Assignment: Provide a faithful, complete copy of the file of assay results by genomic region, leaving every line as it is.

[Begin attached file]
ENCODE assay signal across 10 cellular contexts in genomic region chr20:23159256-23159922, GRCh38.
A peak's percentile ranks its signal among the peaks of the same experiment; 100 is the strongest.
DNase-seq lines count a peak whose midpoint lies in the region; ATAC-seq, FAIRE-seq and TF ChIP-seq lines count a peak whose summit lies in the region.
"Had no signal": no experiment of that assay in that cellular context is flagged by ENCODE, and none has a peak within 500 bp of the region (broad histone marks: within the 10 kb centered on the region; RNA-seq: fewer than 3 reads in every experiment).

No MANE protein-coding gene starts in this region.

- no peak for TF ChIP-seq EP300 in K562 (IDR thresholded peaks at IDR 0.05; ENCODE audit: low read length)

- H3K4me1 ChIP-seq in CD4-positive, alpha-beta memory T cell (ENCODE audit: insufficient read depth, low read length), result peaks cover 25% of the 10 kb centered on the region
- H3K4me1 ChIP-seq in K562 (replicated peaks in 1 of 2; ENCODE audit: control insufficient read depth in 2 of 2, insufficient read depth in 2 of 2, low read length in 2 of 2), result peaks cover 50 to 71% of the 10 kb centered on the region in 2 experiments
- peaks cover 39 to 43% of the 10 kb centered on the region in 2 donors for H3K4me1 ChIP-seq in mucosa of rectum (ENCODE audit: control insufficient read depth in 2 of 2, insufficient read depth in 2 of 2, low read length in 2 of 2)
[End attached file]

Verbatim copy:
ENCODE assay signal across 10 cellular contexts in genomic region chr20:23159256-23159922, GRCh38.
A peak's percentile ranks its signal among the peaks of the same experiment; 100 is the strongest.
DNase-seq lines count a peak whose midpoint lies in the region; ATAC-seq, FAIRE-seq and TF ChIP-seq lines count a peak whose summit lies in the region.
"Had no signal": no experiment of that assay in that cellular context is flagged by ENCODE, and none has a peak within 500 bp of the region (broad histone marks: within the 10 kb centered on the region; RNA-seq: fewer than 3 reads in every experiment).

No MANE protein-coding gene starts in this region.

- no peak for TF ChIP-seq EP300 in K562 (IDR thresholded peaks at IDR 0.05; ENCODE audit: low read length)

- H3K4me1 ChIP-seq in CD4-positive, alpha-beta memory T cell (ENCODE audit: insufficient read depth, low read length), result peaks cover 25% of the 10 kb centered on the region
- H3K4me1 ChIP-seq in K562 (replicated peaks in 1 of 2; ENCODE audit: control insufficient read depth in 2 of 2, insufficient read depth in 2 of 2, low read length in 2 of 2), result peaks cover 50 to 71% of the 10 kb centered on the region in 2 experiments
- peaks cover 39 to 43% of the 10 kb centered on the region in 2 donors for H3K4me1 ChIP-seq in mucosa of rectum (ENCODE audit: control insufficient read depth in 2 of 2, insufficient read depth in 2 of 2, low read length in 2 of 2)